Managing content across multiple systems is a headache. The more content, the more systems, the bigger the headache.
Ultimate Software experienced this first-hand and decided to do something about it. They knew what they wanted to do: Unify their content library in a single application and deliver that content wherever necessary. But that’s not all, they also needed a solution that could support multiple authors, enable content reuse, provide metadata, integrate with third-party applications, and more.
It may sound impossible – but we can assure you that it is not.
Ultimate Software found the solution they were looking for with a Unified Content Repository. Using the Ingeniux Platform, their team built a UCR that now manages content across the company and provides powerful content delivery and personalization functionality.
In a recent webinar, Stacey Onysio, Principal, Learning Center for Ultimate Software shared how she and her team went from having a standard support portal that contributed to content silos to building a functioning UCR. She was joined by Ann Rockley, Founder, and CEO of the Rockley Group, a content strategy consulting firm that worked with Ultimate Software on their strategy for a unified content repository, as well as Andrew Douglas from Ingeniux.
To hear the full story, we recommend you watch the replay. To get a summary of the key points, read on.
The Journey to a Unified Content Repository
The implementation of a UCR happened in stages for Ultimate Software. The company started with a standalone support and knowledge management site that HTML enabled content. The next phase involved building a Unified Content Portal for Library services. They web-enabled content, imported content, and unified it for ease of use, better user experience and to enable personalization at the enterprise level.
At this point, the company understood the value of creating a unified content experience and started the process of moving to the next phase – a Unified Content Repository. With a UCR the publishing layer also moves to XML alongside the authoring experience.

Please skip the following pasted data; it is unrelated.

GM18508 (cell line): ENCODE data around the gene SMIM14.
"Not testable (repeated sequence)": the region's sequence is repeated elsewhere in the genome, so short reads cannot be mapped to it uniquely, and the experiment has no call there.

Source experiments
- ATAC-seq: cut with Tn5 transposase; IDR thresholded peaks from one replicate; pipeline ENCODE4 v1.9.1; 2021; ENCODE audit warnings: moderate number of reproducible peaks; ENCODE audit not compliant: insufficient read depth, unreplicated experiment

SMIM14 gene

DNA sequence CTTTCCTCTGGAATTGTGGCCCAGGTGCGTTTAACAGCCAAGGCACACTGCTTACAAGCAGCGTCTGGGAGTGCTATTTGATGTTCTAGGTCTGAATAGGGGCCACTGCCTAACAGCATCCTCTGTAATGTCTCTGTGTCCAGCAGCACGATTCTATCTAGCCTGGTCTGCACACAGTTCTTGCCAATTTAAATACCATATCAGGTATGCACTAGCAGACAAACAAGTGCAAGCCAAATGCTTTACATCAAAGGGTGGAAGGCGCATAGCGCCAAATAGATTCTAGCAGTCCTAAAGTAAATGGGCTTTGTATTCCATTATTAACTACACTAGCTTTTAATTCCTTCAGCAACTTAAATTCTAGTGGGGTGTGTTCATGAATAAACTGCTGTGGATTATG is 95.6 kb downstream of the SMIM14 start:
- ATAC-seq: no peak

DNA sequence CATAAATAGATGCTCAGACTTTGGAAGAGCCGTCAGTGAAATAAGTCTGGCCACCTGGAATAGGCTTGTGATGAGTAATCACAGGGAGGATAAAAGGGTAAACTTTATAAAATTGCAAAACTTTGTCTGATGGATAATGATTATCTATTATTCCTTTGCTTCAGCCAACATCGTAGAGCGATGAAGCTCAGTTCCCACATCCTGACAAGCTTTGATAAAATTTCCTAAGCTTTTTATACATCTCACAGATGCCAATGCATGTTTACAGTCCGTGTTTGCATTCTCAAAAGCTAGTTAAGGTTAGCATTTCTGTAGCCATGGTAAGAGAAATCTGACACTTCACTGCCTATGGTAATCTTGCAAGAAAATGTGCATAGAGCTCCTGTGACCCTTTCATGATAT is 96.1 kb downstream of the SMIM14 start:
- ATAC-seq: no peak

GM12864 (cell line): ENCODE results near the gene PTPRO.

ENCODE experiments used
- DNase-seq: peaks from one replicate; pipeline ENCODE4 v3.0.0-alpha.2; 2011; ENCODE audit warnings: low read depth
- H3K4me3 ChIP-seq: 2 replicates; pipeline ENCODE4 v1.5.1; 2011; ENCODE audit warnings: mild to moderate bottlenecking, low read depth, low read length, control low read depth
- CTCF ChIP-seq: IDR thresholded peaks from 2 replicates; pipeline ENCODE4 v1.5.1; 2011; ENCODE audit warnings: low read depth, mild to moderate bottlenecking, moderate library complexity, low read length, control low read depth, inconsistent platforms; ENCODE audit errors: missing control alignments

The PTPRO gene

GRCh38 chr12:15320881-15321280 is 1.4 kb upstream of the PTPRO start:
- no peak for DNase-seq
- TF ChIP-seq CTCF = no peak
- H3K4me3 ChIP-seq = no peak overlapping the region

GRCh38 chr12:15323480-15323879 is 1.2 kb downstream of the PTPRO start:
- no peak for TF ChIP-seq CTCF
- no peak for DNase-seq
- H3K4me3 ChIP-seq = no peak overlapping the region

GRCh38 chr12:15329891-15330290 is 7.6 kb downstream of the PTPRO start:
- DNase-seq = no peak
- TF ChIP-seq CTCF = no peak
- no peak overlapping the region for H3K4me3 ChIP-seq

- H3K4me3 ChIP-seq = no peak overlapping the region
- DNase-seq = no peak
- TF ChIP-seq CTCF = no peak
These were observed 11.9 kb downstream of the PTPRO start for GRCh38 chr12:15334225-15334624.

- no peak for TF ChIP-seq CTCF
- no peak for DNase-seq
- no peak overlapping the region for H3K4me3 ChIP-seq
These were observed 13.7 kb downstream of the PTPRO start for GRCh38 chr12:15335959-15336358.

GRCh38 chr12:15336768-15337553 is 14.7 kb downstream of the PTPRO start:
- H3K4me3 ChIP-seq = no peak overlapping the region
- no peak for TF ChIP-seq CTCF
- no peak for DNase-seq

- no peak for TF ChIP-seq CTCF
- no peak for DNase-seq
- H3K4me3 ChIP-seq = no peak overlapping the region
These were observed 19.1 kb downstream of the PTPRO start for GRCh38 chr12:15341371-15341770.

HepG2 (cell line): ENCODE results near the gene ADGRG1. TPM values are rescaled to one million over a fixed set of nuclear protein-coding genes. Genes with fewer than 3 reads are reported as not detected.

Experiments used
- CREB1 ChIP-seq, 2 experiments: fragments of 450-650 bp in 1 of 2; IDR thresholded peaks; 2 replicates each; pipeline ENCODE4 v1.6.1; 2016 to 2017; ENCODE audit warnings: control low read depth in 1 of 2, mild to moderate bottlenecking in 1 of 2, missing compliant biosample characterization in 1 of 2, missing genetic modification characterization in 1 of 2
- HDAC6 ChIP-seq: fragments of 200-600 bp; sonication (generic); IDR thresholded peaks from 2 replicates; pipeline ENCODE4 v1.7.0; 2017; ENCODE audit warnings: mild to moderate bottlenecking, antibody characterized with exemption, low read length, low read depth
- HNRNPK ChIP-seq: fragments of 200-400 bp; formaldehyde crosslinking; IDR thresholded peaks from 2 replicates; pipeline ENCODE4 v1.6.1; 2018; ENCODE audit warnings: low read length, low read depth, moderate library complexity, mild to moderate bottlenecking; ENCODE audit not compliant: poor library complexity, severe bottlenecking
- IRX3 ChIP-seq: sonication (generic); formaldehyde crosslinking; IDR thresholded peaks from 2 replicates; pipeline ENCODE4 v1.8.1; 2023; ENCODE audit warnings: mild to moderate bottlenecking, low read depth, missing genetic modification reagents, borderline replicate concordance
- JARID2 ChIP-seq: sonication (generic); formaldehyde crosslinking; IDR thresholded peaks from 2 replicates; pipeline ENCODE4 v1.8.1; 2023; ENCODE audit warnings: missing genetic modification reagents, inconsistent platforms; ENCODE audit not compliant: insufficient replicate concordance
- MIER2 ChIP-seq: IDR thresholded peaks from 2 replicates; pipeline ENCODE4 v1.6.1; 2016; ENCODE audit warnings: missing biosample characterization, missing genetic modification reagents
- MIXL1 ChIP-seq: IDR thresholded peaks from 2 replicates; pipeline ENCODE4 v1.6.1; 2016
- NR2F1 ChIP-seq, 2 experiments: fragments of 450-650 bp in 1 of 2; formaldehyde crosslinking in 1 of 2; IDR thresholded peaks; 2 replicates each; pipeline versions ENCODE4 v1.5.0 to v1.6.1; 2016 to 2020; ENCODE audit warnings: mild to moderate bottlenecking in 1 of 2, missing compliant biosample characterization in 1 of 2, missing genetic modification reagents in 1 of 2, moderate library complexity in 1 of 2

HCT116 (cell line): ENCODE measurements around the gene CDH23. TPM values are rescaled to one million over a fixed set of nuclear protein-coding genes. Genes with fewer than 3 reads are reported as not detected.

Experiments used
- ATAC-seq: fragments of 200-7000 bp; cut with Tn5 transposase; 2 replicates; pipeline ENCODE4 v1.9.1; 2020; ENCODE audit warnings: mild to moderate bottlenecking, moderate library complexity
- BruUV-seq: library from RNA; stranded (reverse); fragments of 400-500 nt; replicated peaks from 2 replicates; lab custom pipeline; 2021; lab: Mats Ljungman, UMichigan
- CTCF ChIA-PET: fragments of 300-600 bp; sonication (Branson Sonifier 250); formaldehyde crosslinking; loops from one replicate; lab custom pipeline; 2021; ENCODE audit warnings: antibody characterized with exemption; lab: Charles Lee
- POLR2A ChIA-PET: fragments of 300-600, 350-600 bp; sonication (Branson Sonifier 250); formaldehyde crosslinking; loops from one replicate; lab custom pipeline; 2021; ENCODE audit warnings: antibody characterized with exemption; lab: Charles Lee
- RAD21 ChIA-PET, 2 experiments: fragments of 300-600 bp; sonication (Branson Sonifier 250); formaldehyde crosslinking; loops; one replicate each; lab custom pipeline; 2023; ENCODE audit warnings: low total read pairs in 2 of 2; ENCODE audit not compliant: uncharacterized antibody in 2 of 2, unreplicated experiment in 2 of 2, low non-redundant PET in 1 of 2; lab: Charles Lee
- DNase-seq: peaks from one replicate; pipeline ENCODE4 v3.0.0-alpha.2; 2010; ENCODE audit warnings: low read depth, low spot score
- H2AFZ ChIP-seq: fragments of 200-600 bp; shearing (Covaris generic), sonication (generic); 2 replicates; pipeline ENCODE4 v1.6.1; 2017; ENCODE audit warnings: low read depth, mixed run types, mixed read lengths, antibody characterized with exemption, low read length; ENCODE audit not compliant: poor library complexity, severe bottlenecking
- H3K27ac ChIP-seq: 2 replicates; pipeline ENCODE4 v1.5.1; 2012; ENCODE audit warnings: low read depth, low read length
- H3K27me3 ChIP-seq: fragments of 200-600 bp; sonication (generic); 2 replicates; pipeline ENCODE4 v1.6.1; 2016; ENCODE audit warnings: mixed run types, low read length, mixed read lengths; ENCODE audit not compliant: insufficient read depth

Onysio said they needed a way to reuse content, supporting multiple versions of the content for multiple audiences across multiple channels. The content also needed to be translated. Content was located across online help, training materials and as documents in the Learning Portal.
It was important, Onysio said, to enforce structure and simplify the authoring process. Another key feature was discoverability. They had a large library of content, and they wanted to personalize it to the user, ensuring the right content was easily found. Finally, the solution had to fit their needs and budget.
Onysio said they recognized a need; they just didn’t know what the solution was. The first step was to outline their goals, some of which included:
The ability to support their future vision of dynamic, personalized, relevant content as a service (CaaS).
Create a unified system with a high level of reuse and the ability to support dynamic publishing and intelligent content.
A solution that was flexible and scalable – evolving with their needs and growth
Stacey and her team knew what they needed in a solution, but they didn’t know how to get the solution they needed. They turned to Ann Rockley in this next phase to help them find or build a soluition that could address their complex content needs.
A big part of what Rockley did was outline the process of implementing a Unified Content Repository. This process is necessary for any company thinking of implementing a UCR.